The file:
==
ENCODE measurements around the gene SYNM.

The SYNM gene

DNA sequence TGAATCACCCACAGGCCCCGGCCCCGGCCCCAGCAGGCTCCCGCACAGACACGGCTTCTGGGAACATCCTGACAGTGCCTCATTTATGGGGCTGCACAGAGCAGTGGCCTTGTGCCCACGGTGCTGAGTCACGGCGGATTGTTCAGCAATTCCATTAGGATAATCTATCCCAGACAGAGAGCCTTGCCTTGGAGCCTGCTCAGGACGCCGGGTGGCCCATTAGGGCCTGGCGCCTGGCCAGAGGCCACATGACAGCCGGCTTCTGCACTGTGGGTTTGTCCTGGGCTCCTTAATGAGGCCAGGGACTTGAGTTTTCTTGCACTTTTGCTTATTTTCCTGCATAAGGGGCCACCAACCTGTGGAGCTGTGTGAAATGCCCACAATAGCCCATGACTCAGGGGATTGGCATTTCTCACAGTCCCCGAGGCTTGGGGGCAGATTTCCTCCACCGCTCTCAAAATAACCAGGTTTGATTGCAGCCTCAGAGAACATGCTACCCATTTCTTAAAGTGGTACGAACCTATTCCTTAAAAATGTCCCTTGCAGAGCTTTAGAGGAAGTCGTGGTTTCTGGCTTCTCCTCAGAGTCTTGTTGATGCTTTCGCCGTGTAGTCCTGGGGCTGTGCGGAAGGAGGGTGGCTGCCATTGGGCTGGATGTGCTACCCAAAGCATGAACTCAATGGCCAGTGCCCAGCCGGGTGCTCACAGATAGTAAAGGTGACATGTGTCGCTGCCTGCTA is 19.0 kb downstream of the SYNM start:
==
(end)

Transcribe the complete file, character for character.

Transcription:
ENCODE measurements around the gene SYNM.

The SYNM gene

DNA sequence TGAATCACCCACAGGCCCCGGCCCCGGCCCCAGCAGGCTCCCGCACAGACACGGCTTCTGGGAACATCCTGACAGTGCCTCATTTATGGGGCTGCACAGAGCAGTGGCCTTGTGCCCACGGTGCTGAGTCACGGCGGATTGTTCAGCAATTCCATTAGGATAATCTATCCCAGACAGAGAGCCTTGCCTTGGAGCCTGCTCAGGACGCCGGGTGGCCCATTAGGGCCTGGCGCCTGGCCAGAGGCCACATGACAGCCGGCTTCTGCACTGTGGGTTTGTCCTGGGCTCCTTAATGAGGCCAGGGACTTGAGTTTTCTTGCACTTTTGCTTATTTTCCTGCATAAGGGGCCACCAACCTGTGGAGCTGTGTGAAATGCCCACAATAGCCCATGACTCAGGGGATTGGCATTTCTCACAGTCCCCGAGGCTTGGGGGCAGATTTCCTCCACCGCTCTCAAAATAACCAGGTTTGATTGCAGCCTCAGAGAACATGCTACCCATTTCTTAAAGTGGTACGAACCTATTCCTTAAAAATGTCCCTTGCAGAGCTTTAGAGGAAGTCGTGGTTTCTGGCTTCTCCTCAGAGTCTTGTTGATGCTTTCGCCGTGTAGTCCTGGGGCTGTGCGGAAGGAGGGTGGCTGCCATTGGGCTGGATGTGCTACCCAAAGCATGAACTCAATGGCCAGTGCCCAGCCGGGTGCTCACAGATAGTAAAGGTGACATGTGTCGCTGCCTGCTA is 19.0 kb downstream of the SYNM start: